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Born, raised, and trained in Iowa, Peg Nopoulos (89MD, 93R, 94F) has built an internationally recognized Huntington’s disease research program virtually in her own backyard.
“You don’t have to go to Emerald City to know that there’s no place like home,” she says.
Nopoulos, who completed all of her medical training at the University of Iowa and became chair and departmental executive officer of the Department of Psychiatry in 2018, has devoted much of her career to studying and treating Huntington’s disease (HD), a progressive and ultimately fatal illness.
Her research program aims to uncover the complex role of the gene linked to HD. Although it may cause the debilitating disease, marked by diminished cognitive skills and disrupted motor function, the gene has also been shown to be critical for brain development.
With $18 million in new grant funding from the National Institute of Neurological Disorders and Stroke, her lab’s decade-long study will soon expand to five additional sites and enroll children across the country who are at risk for developing HD.
Right now, the gene therapy is exciting. It’s in phase 3 of clinical trials, and the study is designed to determine if the drug will slow progression of the disease. The ultimate goal is to give this drug to people before they develop symptoms. But this gene is also involved in brain development, and it takes about 30 years for the brain to fully develop.
We know from previous studies that the brain starts to change with this disease 15 years before you get sick. In order to prevent the disease, you’re going to want to give the drug as early as possible. A lot of people are assuming that if gene therapy works, we should give the drug to kids before they get sick. So, now we’re in this conundrum. Do we give it to kids? What happens if we knock down a gene that’s important for brain development? That’s why studying how the brain changes with this gene will help the ultimate goal of preventive gene therapy.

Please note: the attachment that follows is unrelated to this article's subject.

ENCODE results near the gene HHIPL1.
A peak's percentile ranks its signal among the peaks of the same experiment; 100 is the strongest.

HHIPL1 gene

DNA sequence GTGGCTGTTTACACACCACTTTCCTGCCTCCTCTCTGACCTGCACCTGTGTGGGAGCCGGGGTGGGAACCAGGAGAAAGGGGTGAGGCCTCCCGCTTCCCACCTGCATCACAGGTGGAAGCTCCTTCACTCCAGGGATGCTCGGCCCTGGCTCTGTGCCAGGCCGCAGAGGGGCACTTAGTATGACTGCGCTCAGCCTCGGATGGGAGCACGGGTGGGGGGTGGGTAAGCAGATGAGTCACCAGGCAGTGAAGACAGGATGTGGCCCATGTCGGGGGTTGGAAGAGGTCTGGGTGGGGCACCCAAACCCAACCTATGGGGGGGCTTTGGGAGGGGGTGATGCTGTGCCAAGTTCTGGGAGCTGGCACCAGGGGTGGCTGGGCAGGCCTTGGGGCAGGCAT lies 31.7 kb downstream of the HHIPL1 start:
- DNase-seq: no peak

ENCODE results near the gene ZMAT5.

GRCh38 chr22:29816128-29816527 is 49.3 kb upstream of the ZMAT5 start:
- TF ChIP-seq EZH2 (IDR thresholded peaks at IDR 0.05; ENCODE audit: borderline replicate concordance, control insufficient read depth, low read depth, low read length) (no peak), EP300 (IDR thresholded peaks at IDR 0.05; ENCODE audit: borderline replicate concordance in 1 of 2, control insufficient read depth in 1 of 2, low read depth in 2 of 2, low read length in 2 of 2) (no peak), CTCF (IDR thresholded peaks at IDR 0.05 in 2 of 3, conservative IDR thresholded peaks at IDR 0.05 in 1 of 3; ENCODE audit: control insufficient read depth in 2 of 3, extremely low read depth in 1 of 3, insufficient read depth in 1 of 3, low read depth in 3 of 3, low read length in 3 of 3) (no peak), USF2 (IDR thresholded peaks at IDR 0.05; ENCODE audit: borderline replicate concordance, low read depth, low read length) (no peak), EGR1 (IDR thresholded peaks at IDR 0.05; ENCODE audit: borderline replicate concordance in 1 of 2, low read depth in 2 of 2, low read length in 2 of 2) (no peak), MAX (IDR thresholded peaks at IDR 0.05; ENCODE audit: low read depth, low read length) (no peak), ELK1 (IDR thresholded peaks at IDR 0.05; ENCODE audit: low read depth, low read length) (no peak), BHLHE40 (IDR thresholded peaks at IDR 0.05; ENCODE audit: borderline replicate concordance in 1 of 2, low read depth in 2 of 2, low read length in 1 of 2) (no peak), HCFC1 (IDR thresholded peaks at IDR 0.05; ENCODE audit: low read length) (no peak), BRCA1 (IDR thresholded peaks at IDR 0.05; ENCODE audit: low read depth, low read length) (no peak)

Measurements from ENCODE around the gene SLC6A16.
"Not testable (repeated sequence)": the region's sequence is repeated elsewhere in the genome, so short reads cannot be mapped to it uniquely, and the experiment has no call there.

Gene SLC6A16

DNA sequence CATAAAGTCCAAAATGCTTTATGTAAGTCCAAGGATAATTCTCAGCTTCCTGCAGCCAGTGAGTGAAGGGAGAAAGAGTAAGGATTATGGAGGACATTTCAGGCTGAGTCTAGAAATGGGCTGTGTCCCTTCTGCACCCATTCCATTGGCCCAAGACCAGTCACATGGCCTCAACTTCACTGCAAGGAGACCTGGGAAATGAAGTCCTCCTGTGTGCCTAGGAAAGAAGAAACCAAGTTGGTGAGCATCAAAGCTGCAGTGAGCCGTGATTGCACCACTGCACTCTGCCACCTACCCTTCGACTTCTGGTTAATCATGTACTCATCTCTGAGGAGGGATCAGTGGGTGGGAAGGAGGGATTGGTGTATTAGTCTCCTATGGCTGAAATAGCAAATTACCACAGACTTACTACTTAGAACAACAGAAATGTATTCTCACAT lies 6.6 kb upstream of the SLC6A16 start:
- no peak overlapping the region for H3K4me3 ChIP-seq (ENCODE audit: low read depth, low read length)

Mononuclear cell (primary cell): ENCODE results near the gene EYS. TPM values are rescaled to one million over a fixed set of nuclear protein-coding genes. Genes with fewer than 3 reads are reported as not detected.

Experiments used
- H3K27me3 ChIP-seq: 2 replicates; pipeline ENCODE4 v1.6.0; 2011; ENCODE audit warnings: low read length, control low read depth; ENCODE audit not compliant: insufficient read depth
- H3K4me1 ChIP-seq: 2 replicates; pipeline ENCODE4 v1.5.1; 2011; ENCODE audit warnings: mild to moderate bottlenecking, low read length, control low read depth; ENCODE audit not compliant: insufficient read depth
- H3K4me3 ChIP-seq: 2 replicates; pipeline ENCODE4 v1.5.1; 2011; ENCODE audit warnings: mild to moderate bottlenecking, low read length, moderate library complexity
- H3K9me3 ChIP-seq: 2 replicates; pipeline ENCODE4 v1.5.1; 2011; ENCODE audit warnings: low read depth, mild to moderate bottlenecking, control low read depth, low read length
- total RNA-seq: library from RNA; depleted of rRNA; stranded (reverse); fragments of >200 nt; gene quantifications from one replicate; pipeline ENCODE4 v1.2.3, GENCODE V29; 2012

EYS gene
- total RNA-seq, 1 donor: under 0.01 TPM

The area of the brain first affected in HD is the striatum, and it’s a really vital part of the brain. The abnormal gene makes the striatum develop incorrectly, but during childhood there are other areas of the brain that come to the rescue, and you don’t have symptoms. The striatum is involved in movement, thinking skills, and emotional regulation.
What we’re seeing is that it probably depends on the severity of your mutation. The mutation is dictated by this DNA “stutter.” Everybody has the HD gene. The longer the DNA repeat, the greater the mutation and the earlier the onset of disease. It probably means that people who have long repeats are going to need to be treated early in life because that really long mutation is affecting brain development. But for people with shorter repeats, we may not want to interfere with brain development until the age of 25 or 30. They’re likely not going to get the disease until later in life, and we may not want to interfere with development. That’s, in general, what our preliminary findings are suggesting.
A: We’ve learned how strong they are. All of these kids have HD in their family, so they come in at risk for developing the disease. It means their mom or dad has Huntington’s, and that often means other people in their family are affected, too. It’s a devastating familial disease, and doing research means they have a chance to contribute. It’s just amazing to see their desire to help and to give of their own time.
Phase 3 of clinical trials started in January , and it looks promising. I think we’re within five years of having a breakthrough in treatment of this disease. It’s really hard for me to say “cure.” We’ve been waiting 20 years for this. The gene was discovered in ’93, and here we are on the precipice of a breakthrough. We’ve been saying that for a long time, and it’s a reality now. It’s exciting all around.
Our patients still face stigma. That’s what started my whole career in psychiatry: the fact that most people don’t understand mental illness, and our patients get kicked to the curb of society. That’s still one of my primary goals: to continue to fight the stigma of mental illness, which is fighting for our patients. That will always be it
I lived on my family’s farm for 25 years, and I still commute a short distance to work at an absolute world-class institution. It’s in my own backyard, and it couldn’t be better. It’s absolutely the best of both worlds. Also, I had a total silver spoon in that my research training involved working with Dr. Nancy Andreasen. It doesn’t get much better than that.
Peg Nopoulos Laboratory
Research that is designed to evaluate brain development and its relationship to long term behavioral, cognitive, and emotional outcome.